Purpose of multiplying fft output by Hann window?

I'm working with some acoustic propagation models at the moment. A feature I've noticed in 2 of these models is that the output of the model is often multiplied by a Hann window in the frequency domain immediately before reporting the results in the time-domain.

I've been struggling to understand the idea behind this, as I'm only familiar with window functions applied in the time-domain.

To give some background... these models operate by (to my understanding):

1. Simulating a theoretical rectangular spectra (with equal phase values for all frequencies).
2. The models then calculate the loss per frequency as sound propagates through the environment.
3. Frequency domain and time domain plots are typically returned to view the results in an intuitive fashion (dB loss per frequency).

I am assuming that to convert this back into the time domain (to show the effects of spectral dispersion), the Hann window somehow makes this signal viewable, as otherwise the flat phase values would result in non-sensical time domain signals.

• Can anyone briefly describe the DSP theory behind multiplying a flat (rectangle) spectra with a Hann window of the same size?

Below I have shown some relevant matlab code. This piece of code (as I understand) frequency shifts the signal (phs), multiplies the frequency domain by a hann window (hanwin), then converts back into the time domain fft. The resulting tlpressd is used to plot the dB propagation loss per time in the resulting plot. The looping term just runs through all the output ranges of the environment.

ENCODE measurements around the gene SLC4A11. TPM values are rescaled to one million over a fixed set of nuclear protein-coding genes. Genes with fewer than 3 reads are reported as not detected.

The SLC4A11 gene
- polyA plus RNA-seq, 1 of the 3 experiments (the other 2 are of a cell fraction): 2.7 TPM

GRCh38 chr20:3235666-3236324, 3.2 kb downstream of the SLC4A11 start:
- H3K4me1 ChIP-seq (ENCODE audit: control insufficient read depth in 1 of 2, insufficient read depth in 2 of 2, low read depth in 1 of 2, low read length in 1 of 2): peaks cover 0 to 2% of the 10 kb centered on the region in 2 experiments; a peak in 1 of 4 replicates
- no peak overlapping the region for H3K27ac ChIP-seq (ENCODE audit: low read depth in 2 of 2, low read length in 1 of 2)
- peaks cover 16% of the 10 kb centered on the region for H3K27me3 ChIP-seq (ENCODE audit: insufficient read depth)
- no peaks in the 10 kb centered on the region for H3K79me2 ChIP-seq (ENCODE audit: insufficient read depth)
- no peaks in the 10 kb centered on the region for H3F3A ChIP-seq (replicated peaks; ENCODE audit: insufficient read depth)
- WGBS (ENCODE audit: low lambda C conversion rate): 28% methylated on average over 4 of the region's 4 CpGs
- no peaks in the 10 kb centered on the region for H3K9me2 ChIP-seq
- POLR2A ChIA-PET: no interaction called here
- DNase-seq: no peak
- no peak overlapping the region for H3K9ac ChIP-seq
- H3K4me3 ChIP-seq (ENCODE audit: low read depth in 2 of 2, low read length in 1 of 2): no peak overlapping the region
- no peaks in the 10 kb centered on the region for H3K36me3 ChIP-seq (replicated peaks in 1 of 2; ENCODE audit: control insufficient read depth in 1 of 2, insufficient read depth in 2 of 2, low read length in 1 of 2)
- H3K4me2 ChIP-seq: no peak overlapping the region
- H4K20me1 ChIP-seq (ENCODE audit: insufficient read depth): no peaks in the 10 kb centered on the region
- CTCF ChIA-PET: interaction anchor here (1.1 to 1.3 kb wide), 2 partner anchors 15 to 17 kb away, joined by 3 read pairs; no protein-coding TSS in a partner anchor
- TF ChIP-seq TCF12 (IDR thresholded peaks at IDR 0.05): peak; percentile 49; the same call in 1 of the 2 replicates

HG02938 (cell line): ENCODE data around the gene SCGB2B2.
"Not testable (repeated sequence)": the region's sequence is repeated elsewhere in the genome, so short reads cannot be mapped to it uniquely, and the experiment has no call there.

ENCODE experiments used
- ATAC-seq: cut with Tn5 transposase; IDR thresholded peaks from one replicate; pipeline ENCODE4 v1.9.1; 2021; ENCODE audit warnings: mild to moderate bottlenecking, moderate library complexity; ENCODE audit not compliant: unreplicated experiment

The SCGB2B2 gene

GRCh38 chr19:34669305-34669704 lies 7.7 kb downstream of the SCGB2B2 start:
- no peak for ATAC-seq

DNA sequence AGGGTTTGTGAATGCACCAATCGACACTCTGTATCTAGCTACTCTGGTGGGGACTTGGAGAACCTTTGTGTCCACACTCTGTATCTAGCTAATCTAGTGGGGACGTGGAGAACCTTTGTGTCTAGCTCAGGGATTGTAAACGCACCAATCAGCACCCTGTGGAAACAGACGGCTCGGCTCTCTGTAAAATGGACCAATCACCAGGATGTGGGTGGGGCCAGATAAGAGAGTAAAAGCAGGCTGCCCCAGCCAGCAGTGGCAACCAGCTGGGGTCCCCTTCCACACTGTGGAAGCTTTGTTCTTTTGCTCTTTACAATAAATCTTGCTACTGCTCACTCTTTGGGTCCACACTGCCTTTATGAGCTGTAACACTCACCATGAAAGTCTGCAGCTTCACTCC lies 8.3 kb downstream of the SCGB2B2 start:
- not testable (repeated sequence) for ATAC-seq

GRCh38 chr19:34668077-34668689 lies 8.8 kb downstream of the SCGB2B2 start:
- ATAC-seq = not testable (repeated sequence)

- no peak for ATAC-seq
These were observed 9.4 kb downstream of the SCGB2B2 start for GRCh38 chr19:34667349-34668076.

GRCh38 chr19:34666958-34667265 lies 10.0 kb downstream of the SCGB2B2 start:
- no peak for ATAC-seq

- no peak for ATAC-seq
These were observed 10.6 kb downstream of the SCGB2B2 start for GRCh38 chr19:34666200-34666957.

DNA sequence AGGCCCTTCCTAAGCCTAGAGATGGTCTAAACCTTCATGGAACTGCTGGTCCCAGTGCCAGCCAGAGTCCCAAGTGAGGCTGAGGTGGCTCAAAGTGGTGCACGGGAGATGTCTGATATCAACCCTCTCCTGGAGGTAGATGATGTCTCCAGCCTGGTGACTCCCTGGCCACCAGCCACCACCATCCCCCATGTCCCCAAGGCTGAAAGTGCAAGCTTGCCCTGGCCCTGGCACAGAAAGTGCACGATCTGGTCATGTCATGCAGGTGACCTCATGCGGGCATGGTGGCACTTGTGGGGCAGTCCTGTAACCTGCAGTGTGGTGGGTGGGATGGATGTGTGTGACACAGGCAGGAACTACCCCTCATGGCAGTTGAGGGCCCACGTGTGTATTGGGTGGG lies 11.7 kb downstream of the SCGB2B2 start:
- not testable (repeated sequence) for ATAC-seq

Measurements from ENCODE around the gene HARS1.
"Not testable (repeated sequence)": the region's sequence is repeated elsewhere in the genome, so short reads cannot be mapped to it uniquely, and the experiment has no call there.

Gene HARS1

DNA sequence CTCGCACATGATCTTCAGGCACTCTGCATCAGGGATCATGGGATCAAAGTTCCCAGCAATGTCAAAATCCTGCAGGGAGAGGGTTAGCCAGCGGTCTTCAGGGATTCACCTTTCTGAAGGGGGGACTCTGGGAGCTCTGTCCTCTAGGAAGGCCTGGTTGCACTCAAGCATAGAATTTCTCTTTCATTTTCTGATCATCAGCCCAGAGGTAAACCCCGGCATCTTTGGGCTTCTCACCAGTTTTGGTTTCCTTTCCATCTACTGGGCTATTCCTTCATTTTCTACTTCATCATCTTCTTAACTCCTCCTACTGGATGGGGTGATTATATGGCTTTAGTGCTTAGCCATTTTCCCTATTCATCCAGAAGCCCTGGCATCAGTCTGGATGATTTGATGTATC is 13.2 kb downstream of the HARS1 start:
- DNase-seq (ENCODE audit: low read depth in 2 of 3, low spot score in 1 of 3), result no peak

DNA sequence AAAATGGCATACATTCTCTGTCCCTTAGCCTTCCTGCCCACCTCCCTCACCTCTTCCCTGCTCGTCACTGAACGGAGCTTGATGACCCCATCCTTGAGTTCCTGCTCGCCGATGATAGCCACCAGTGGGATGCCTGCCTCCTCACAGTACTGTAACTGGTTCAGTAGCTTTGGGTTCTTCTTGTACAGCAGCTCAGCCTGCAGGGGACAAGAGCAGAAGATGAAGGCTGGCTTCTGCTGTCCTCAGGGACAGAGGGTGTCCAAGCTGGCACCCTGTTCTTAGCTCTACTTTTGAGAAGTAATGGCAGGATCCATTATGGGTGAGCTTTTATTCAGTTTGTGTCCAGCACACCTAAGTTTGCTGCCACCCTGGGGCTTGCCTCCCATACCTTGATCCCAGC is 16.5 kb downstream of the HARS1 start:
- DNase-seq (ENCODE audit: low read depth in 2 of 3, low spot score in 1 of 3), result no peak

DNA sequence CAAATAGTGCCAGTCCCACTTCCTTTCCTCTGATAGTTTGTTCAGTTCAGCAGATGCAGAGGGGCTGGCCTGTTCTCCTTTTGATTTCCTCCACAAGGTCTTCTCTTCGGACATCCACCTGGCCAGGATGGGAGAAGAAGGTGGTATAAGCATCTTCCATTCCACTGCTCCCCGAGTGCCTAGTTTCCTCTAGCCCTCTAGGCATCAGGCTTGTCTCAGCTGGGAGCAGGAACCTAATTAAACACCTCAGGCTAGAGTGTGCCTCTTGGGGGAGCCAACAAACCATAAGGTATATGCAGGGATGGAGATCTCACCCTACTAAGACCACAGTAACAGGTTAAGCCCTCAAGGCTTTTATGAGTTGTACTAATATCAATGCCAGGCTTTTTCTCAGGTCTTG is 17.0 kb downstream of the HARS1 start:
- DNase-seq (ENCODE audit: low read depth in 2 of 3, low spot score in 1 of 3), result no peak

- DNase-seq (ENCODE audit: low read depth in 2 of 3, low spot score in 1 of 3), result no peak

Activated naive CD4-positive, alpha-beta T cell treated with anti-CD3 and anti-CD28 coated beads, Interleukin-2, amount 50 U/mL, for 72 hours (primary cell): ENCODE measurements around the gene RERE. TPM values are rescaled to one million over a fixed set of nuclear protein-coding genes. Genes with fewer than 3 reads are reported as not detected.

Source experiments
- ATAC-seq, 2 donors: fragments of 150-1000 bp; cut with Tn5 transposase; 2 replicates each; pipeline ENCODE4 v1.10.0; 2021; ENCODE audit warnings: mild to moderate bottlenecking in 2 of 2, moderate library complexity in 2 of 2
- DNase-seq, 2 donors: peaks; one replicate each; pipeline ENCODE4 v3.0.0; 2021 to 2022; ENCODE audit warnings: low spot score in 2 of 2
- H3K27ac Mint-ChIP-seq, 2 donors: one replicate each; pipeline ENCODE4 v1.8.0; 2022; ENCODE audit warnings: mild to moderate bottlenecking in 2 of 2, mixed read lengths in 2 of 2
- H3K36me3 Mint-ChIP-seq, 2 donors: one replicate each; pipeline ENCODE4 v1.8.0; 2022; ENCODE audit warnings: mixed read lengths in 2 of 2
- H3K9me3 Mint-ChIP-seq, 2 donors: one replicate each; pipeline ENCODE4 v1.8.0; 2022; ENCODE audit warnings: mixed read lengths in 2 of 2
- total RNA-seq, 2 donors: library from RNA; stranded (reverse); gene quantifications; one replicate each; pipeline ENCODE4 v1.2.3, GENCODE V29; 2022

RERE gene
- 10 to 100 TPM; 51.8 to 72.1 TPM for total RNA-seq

hanwin=hanning(nf+1);
hanwin=fftshift(hanwin(1:nf)/sum(hanwin(1:nf)));
phs=2*pi*cfreq*time;
if optout == 1
for irng=1:nrout,
pressd(irng,:)=fftshift(fft(pressd(irng,:).*hanwin')).*exp(-j*phs);
timeout(irng,:)=time+rngout(1,irng)/(c0/1000.);
end
% pressd = complex pressure field, row = range; col = time
tlpressd=-20*log10(max(abs(pressd),1.e-20));


Notes

FYI, the code above is from Kevin Smith's "Monterey-Miami Parabolic Equation" propagation model. It converts the resulting green's function solutionsof the model into a one of several visual representations (time vs Frequency, or Frequency vs Depth ,etc)

To give more context (and possibly more confusion). If I replace the variable hanwin with any time-domain signal of my choice, the end of the code block provides be with the convolution of that signal with the propagation effects the model calculated (i.e. it simulates the effects of propagation on the provided signal). Its clear that I'm convolving the Hann window with my model output... but I have no idea what the signal theory behind this is.

• Any references to the models you could post maybe?
– A_A
Apr 3 '19 at 9:41
• Unfortunately the literature about these models only discuss the propagation theory... not the practical issues regarding how to report the results of the models. I will look tonight for another example from publicly available code. That may give you more to go on (the current model I'm using was provided by the models author and only the compiled binary is public) Apr 3 '19 at 11:12
• it appears to me that you are multiplying the input to the FFT with a Hann window. this is the typical application of windowing. the purpose of using a Hann window (or some other window that is tapered at the ends) is that your pressd(irng,1:nf) data was likely drawn from a stream of samples wider or longer than nf samples. that is inherently rectangular windowing, usually considered the worst kind. Apr 3 '19 at 20:10